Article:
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Tax return doesn't require attached appraisal

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Indiana code doesn't require an estate to file an appraisal with its inheritance tax return, the Indiana Tax Court decided in two opinions handed down Wednesday.

At issue in IndianaDept. of State Revenue, Inheritance Tax Division v. Estate of Doris K. Parker, deceased,  No. 49T10-0812-TA-72, and Ind. Dept. of State Revenue, Inheritance Tax Div. v. The Estate of Marjean M. Ogle, No. 49T10-0906-TA-30, the Department of State Revenue appealed probate court determinations of inheritance tax liability. The department claimed the estates were required to file an appraisal by a licensed appraiser with their tax returns under Indiana Code Section 6-4.1-4-1.

In Parker, Doris Parker's estate filed its inheritance tax return reporting the fair market value of Parker's life estates, and the total fair market value of a family farm. That included nearly $70,000 in improvements Parker's daughter Willa Dean had made to the property. The estate didn't attach a formal appraisal to the return and the probate court held only the value of Parker's life estates were subject to the tax.

In Ogle, Marjean Ogle's estate attached an appraisal prepared by a local real estate broker.

I.C. Section 6-4.1-4-1 doesn't require an estate to get an appraisal valuing its assets at the fair market value, nor does it require an estate to file the appraisal with its inheritance tax return, concluded Judge Thomas Fisher. The judge disagreed with the department's claim that its regulation 45 IAC 4.1-4-3, which requires a formal appraisal by a licensed appraiser, should be enforced because it clarifies the statute. That regulation doesn't state that an estate must get and then submit the appraisal with its tax return.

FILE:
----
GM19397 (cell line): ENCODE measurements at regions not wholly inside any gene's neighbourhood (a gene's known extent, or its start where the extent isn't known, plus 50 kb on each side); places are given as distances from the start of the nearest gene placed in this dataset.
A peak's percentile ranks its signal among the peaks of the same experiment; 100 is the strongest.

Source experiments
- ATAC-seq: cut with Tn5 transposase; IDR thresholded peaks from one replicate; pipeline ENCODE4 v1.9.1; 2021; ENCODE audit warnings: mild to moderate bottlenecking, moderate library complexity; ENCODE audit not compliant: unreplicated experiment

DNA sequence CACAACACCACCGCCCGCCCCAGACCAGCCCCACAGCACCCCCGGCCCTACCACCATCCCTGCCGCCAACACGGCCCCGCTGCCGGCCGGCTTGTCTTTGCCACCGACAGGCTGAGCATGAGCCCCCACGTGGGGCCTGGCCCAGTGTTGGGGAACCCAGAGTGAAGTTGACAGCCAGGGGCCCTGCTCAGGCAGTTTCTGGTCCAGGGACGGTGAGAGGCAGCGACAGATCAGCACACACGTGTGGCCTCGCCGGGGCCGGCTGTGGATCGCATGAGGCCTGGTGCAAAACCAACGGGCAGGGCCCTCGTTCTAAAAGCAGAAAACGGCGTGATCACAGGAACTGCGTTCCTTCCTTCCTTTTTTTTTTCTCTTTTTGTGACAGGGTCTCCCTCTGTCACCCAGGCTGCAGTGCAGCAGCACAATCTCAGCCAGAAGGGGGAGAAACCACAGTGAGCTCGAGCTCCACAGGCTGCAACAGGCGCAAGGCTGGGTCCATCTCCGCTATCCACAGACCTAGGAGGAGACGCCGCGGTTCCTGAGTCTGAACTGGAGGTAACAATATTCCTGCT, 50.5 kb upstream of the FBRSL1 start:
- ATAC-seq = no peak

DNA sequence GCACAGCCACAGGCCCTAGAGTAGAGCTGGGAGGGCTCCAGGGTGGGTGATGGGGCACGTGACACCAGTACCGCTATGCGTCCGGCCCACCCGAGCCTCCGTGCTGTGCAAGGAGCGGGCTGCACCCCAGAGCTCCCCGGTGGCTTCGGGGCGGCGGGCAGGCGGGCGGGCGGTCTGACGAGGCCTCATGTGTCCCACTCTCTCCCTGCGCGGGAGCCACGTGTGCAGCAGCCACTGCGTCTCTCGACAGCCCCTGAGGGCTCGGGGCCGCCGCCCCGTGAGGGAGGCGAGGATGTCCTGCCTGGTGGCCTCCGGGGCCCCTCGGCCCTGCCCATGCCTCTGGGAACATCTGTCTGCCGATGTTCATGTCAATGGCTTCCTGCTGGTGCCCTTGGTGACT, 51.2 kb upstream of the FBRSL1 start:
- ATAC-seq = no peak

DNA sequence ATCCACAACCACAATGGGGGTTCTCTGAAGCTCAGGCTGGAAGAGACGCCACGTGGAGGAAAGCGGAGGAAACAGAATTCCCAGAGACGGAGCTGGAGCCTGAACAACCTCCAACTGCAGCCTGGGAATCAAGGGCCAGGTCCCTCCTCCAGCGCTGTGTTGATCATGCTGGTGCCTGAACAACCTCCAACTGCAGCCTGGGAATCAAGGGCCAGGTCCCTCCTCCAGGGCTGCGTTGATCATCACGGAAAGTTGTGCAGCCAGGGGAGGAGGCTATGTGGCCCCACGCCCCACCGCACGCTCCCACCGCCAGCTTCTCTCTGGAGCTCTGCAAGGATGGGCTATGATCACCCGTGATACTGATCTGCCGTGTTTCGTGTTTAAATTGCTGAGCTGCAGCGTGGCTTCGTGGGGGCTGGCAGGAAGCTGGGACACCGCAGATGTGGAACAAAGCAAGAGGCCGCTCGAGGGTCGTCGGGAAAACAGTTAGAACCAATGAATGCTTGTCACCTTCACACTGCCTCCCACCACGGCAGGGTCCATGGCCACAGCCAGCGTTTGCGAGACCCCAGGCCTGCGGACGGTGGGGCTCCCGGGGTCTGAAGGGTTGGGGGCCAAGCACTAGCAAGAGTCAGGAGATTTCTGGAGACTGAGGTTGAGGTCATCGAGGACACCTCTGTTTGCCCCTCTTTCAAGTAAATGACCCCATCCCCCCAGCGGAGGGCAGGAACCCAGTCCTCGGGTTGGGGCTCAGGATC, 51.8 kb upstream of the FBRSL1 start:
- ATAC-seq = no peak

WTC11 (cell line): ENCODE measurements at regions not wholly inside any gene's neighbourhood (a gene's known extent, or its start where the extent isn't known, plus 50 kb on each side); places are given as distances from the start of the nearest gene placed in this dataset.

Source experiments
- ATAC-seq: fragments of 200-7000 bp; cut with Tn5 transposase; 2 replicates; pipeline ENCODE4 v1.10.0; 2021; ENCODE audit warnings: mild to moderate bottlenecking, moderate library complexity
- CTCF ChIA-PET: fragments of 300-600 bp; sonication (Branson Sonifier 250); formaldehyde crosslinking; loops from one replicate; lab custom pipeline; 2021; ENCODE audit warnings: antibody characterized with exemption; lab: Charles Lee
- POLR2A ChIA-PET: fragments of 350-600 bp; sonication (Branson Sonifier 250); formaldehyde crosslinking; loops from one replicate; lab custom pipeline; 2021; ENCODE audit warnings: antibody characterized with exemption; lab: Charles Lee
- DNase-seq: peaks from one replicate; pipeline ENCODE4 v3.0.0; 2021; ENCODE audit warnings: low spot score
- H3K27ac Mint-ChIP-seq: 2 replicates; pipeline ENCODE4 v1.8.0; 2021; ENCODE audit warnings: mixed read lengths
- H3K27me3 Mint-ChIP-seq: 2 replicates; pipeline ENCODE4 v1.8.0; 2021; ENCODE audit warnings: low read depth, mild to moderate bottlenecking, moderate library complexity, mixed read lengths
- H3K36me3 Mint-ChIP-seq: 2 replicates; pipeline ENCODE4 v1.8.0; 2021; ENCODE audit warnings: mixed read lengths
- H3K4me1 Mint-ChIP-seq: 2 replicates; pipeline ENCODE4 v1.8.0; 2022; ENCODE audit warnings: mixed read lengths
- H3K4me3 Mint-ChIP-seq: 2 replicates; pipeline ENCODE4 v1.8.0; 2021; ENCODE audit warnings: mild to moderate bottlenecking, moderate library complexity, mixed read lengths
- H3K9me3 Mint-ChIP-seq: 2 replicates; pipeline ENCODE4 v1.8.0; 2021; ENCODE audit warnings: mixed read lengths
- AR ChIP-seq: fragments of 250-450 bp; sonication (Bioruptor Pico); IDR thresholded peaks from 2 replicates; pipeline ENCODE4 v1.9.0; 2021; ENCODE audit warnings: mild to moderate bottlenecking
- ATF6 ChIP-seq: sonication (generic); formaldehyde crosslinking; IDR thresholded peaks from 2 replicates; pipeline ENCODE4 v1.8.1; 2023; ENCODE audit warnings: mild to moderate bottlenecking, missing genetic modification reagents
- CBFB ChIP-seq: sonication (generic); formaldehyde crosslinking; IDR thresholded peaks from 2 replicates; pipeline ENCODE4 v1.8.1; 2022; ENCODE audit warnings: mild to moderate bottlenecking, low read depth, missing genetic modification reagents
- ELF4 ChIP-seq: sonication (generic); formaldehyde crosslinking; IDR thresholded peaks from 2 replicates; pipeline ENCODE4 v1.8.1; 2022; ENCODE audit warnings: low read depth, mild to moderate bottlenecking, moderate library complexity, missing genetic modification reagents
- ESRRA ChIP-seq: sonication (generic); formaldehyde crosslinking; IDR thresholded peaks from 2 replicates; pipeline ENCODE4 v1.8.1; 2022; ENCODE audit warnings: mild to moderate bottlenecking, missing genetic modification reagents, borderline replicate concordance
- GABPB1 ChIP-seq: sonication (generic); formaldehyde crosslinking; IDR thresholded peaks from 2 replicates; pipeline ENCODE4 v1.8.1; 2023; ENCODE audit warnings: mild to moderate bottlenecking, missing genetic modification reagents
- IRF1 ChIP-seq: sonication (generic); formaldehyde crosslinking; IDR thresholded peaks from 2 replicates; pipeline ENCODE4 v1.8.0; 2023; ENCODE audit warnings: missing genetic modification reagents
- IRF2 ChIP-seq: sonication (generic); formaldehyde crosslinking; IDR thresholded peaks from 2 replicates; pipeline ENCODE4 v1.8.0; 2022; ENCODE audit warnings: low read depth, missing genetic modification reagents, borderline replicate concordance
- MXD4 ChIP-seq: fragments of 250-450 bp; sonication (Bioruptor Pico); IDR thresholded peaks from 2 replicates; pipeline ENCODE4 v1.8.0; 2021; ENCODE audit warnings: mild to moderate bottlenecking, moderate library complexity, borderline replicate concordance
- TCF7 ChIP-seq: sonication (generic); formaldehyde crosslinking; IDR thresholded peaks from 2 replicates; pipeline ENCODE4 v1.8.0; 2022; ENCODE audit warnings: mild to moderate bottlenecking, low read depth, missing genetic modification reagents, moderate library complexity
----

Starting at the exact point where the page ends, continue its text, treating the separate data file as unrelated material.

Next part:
"If the legislature had intended for the Estate to substantiate its own opinion as to the fair market value of its assets by attaching an appraisal to its return, it would have stated as much," he wrote in Parker.

Judge Fisher also ruled the probate court erred in holding that only the value of Parker's life estates were subject to the inheritance tax, and erred by deducting the monetary value of the improvements Willa Dean made to the farm while living there in computing the estate's tax liability. The judge remanded Parker for calculation of the proper amount of inheritance tax and interest.

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  1. Your article is a good intro the recent amendments to Fed.R.Civ.P. For a much longer - though not necessarily better -- summary, counsel might want to read THE CHIEF UMPIRE IS CHANGING THE STRIKE ZONE, which I co-authored and which was just published in the January issue of THE VERDICT (the monthly publication of the Indiana Trial Lawyers Association).

  2. Thank you, John Smith, for pointing out a needed correction. The article has been revised.

  3. The "National institute for Justice" is an agency for the Dept of Justice. That is not the law firm you are talking about in this article. The "institute for justice" is a public interest law firm. http://ij.org/ thanks for interesting article however

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